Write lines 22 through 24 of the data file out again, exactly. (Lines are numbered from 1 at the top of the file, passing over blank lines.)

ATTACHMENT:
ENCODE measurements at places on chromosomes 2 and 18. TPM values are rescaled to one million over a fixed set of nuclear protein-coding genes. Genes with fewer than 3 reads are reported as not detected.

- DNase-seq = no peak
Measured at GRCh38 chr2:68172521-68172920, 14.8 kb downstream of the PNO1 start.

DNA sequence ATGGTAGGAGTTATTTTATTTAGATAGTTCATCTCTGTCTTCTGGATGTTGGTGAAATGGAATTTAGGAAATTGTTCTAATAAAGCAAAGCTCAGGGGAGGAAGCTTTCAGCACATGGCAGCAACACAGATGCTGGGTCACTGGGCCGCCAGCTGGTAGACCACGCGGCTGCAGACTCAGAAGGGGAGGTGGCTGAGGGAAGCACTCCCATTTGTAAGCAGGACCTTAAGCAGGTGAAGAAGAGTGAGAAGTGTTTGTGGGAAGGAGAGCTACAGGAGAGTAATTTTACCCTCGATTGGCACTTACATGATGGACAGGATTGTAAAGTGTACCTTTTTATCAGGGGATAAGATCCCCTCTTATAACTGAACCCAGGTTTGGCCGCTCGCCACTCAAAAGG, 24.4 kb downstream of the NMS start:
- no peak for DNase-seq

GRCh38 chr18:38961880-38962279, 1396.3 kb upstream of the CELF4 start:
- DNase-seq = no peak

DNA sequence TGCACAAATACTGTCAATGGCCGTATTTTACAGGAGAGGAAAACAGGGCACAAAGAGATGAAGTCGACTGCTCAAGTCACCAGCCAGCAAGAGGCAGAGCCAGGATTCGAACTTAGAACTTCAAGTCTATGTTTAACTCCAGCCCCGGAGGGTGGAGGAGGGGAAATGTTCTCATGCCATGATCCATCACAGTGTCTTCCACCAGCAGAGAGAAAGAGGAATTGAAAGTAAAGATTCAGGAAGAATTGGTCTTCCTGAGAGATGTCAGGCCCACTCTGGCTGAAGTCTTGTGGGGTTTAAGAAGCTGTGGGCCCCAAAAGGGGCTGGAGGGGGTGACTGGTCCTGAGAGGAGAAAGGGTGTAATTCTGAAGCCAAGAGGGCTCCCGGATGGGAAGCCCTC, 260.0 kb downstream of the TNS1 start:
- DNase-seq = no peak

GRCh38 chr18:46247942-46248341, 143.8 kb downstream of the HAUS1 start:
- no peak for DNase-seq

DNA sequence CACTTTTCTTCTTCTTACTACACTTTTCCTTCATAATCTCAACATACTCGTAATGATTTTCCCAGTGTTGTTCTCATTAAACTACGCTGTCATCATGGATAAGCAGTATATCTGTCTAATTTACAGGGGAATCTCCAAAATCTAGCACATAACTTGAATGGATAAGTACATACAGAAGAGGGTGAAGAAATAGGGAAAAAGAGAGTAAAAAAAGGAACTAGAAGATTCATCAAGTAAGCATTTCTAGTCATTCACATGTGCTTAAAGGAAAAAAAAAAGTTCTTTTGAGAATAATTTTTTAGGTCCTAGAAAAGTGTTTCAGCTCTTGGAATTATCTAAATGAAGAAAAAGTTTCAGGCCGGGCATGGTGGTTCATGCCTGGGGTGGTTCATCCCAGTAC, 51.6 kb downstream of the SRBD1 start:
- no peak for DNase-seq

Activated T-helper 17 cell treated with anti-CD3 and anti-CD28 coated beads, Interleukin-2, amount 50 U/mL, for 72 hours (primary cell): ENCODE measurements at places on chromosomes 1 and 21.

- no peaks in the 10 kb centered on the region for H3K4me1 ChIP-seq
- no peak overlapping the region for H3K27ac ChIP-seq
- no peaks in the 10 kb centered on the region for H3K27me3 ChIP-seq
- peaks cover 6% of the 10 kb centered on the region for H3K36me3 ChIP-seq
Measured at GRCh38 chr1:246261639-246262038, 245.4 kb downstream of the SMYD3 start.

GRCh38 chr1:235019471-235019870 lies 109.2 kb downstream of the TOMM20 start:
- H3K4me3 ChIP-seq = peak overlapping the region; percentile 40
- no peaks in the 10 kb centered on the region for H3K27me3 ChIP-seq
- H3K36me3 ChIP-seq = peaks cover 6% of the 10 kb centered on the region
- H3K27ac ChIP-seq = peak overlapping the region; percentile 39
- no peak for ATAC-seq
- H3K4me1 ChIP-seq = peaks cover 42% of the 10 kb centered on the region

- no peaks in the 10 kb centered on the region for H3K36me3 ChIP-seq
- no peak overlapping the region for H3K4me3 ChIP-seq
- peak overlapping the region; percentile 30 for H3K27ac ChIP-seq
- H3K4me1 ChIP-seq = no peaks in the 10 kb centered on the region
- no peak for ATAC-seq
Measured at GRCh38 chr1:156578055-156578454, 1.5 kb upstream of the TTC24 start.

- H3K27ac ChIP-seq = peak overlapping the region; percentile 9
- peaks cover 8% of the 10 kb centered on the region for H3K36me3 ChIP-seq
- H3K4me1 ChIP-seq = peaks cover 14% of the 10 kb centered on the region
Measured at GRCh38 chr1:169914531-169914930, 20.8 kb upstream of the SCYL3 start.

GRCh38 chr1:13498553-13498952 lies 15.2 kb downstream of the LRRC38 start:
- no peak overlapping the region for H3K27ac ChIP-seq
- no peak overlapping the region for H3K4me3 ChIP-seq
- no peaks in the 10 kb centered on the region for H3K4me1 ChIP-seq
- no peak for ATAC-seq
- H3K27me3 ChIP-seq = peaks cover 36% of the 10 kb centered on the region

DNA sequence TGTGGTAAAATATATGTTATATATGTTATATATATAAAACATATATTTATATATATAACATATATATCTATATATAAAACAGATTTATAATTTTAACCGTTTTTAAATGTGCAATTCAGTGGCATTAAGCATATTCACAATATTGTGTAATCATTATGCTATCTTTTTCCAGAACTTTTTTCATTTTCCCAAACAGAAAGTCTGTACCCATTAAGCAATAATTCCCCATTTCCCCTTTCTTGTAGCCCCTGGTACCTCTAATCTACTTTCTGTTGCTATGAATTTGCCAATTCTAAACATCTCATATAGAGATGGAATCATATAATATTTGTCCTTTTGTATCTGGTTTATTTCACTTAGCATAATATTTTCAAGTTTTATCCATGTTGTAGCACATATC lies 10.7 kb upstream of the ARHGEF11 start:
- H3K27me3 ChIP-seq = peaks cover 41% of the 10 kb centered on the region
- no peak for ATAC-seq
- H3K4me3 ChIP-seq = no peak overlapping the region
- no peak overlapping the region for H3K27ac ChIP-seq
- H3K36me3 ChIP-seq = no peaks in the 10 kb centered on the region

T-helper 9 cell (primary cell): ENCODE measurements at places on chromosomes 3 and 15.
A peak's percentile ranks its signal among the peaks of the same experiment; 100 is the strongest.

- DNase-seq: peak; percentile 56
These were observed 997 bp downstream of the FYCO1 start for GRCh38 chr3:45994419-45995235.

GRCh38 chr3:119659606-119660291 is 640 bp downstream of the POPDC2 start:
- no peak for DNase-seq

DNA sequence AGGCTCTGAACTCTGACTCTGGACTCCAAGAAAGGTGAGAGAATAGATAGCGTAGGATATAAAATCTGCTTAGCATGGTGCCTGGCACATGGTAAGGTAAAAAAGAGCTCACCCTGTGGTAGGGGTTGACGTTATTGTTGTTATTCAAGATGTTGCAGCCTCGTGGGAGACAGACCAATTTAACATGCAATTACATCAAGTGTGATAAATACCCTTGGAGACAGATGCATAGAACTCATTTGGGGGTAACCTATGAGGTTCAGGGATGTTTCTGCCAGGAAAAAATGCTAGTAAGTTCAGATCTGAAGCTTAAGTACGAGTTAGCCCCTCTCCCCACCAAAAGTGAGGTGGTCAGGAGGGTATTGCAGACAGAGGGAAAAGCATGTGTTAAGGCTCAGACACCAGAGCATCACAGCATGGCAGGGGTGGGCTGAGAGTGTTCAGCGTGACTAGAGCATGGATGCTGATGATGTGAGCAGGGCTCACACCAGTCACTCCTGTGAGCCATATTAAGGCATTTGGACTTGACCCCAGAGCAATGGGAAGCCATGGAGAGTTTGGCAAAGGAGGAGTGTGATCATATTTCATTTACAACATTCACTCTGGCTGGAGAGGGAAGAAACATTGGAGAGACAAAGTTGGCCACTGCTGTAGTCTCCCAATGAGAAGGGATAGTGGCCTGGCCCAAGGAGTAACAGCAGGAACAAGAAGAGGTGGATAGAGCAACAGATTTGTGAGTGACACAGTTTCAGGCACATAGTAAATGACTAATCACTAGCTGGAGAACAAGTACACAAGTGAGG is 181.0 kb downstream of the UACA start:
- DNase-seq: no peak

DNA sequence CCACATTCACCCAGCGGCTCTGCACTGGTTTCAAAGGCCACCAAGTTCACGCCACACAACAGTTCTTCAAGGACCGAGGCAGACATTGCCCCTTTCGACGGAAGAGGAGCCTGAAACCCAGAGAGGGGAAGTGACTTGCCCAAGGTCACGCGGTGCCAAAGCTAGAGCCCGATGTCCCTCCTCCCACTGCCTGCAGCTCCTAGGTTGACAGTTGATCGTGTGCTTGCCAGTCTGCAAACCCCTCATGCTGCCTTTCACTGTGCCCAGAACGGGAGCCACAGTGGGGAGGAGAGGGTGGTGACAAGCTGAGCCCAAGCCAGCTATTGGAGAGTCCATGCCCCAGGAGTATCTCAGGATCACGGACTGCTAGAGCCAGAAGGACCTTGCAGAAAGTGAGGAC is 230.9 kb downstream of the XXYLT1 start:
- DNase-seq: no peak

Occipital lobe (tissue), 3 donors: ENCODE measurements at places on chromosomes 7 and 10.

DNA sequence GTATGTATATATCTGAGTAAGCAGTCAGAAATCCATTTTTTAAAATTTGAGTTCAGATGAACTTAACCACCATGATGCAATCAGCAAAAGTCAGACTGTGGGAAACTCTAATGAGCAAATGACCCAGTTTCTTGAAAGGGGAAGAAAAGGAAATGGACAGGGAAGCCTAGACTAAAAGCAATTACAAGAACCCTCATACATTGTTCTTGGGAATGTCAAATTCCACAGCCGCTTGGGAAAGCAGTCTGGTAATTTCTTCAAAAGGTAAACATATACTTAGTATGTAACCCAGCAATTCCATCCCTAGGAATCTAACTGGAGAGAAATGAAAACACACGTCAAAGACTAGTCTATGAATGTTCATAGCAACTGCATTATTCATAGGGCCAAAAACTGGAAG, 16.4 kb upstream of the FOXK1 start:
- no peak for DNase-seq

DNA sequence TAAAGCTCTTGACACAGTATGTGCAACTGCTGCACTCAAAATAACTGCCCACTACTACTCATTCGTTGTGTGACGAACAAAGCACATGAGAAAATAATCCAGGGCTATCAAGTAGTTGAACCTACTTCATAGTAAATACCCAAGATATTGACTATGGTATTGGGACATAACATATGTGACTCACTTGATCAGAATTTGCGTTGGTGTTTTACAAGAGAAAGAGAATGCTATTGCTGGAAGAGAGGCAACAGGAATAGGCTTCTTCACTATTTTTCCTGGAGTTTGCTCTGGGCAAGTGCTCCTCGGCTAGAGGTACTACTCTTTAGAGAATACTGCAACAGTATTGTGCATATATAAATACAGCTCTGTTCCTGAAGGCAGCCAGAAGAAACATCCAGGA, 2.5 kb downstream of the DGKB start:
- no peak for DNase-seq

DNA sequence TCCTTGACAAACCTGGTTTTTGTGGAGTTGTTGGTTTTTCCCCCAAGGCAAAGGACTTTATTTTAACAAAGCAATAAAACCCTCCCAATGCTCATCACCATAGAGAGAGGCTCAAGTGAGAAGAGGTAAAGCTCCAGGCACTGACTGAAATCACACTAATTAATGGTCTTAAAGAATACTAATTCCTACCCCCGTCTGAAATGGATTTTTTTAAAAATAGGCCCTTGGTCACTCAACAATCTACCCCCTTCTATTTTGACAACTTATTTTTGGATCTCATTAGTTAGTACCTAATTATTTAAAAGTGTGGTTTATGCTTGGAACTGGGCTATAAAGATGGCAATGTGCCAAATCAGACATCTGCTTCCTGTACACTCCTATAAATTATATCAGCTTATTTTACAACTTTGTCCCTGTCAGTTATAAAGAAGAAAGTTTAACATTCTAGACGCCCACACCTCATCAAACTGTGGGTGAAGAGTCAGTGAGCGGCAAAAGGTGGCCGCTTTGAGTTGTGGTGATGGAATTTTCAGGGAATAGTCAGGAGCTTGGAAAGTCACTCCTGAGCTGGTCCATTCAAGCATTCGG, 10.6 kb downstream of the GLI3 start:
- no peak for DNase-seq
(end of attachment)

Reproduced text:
- no peaks in the 10 kb centered on the region for H3K27me3 ChIP-seq
- H3K36me3 ChIP-seq = peaks cover 6% of the 10 kb centered on the region
- H3K27ac ChIP-seq = peak overlapping the region; percentile 39